Whether it stands out production or personality-wise compared to other twitch platformers, even on the same system, is debatable. It probably won’t stand a chance when paired up against games like Super Meat Boy, VVVVVV and Slime-san in that department. The gameplay is a success though, indeed I much prefer this game than Slime-San which I reviewed very recently. Yes it’s just as difficult and occasionally frustrating just as the comparison, but it doesn’t overwhelm you and you feel in total control of your own destiny.

What really does stand out is the content. There’s just level after level after level, occasionally with a changing theme and once in a while introducing a new element to proceedings. Sure, each level lasts about 10-20 seconds but for the most part you’re not going to do it in your first try, or even your fifth or tenth. It’s a game that going to last you a while, especially if you want to go for 100% completion, getting three stars and the briefcase for each level. Personally that’s not my cup of tea but it’s there for those who love that sort of thing.

Then there’s the level editor. You can create your own levels, upload them to a server and even download levels made by other users across different game consoles. The editor itself has just about everything the standard levels have as far as I can tell and although the interface isn’t exactly Super Mario Maker standard, it’s still decent and you’ll have designed an acceptable level in no time at all. In order to be able to upload your level you need to first show it can be completed so all levels that you can download won’t be trick stages. Finding the quality may be difficult since searching seems pretty limited but the developer will pick levels they find good, although how long this will keep up after release isn’t known.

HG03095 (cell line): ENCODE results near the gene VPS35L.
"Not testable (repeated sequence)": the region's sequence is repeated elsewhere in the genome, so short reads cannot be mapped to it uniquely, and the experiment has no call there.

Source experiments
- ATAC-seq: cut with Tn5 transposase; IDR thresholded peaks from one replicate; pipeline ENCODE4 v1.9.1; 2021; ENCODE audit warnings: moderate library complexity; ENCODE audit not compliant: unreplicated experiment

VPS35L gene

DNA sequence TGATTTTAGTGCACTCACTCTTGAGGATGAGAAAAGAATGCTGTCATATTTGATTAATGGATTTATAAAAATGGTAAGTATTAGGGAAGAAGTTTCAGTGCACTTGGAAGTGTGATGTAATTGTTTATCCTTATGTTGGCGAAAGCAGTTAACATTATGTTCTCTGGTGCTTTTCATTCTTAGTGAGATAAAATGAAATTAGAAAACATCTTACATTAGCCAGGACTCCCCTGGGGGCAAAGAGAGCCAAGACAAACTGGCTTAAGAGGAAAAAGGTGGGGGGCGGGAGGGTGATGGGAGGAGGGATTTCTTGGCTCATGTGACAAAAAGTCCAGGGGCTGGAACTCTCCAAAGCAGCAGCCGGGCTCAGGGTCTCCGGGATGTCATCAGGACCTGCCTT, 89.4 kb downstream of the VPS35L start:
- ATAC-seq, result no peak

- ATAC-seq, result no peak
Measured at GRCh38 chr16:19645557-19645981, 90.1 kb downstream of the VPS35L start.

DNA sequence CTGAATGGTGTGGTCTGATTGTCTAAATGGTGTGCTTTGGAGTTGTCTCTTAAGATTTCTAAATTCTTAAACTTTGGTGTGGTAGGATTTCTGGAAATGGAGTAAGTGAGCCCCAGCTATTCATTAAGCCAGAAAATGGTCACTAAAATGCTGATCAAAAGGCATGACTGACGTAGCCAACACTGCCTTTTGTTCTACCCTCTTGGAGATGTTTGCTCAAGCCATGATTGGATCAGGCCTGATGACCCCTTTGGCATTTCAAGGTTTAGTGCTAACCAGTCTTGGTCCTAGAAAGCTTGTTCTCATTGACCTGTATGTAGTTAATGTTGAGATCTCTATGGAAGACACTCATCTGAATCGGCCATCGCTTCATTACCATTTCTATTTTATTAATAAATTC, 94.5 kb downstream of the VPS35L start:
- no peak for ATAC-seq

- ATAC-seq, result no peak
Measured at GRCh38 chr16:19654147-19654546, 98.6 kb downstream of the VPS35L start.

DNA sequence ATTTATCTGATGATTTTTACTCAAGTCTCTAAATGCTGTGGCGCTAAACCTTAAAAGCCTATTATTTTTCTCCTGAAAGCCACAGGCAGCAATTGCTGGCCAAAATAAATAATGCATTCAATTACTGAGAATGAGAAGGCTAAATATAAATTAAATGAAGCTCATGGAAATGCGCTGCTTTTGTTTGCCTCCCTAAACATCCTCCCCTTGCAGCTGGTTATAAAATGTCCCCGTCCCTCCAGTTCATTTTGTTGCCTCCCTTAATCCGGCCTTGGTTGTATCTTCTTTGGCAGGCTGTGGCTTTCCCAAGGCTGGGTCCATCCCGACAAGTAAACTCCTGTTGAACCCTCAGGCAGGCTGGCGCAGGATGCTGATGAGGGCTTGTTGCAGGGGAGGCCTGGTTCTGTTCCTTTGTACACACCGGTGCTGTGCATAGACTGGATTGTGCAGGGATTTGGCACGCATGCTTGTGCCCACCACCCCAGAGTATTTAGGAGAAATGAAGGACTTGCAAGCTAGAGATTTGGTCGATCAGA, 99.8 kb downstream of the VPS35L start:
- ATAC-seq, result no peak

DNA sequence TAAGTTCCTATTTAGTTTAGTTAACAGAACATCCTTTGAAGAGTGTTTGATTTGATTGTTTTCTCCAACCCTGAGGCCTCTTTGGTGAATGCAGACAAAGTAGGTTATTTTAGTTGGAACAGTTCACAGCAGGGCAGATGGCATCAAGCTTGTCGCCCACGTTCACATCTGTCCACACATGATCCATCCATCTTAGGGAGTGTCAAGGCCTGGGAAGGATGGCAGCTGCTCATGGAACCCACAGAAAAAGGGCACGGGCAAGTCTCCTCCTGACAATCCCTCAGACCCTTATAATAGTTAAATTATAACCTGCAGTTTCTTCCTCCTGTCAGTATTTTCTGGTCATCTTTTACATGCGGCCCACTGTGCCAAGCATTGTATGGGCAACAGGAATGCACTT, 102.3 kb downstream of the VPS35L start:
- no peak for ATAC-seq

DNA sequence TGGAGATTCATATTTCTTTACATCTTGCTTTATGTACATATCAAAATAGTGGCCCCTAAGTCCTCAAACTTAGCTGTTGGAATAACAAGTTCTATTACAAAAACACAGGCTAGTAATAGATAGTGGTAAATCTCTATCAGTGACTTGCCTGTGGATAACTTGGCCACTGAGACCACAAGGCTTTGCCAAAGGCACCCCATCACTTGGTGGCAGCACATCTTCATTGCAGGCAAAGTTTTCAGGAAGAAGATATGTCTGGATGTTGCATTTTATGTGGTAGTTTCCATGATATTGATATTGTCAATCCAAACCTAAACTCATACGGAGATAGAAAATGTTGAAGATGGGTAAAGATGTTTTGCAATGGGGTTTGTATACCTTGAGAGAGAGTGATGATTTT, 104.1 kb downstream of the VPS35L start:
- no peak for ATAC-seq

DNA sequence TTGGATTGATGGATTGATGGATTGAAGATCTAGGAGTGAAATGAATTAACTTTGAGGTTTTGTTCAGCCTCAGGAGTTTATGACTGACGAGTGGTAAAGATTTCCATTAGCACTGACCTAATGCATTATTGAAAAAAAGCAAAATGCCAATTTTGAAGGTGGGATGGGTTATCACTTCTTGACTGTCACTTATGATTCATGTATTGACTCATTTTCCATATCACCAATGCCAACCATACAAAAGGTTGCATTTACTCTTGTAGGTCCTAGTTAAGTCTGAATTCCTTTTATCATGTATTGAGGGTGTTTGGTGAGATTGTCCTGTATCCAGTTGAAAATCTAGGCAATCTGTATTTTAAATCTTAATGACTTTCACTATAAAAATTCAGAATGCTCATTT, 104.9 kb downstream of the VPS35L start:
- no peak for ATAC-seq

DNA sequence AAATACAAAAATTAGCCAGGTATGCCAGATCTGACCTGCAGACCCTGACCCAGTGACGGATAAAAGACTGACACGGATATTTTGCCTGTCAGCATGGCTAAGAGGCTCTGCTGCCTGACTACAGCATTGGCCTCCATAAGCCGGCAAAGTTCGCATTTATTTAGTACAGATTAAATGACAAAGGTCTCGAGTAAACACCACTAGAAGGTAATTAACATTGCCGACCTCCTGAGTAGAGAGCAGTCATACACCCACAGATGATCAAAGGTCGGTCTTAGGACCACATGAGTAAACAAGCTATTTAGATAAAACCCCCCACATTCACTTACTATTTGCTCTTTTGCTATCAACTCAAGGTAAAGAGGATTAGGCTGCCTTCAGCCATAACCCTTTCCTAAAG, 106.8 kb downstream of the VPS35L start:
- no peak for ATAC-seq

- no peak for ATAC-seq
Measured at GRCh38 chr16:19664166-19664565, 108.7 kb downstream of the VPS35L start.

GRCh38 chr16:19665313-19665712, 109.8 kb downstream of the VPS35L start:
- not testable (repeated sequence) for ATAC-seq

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The visual style is obviously going for the retro 8-Bit style and while it does have a lot of colour, it’s really very basic, there’s no sense of uniqueness to each level since it was probably all created using the level editor. In that regard the visuals do look a bit cut and paste if that makes any sense. The music is full of chiptunes which are nice, although somewhat slightly repetitive. There are quite a few different songs, but the songs themselves are usually only a short melody repeated which I found slightly annoying. So yeah, the presentation as a whole is a little on the cheap side.

Overall though, League of Evil is a solid pick for Switch owners who like a tough platforming challenge. It may not stand out as much as it’s competitors in terms of how it looks, but the gameplay is very much there. It’s simple and solid and the generous amount of content means it’s an easy recommendation from me.

Game provided by Ratalaika Games.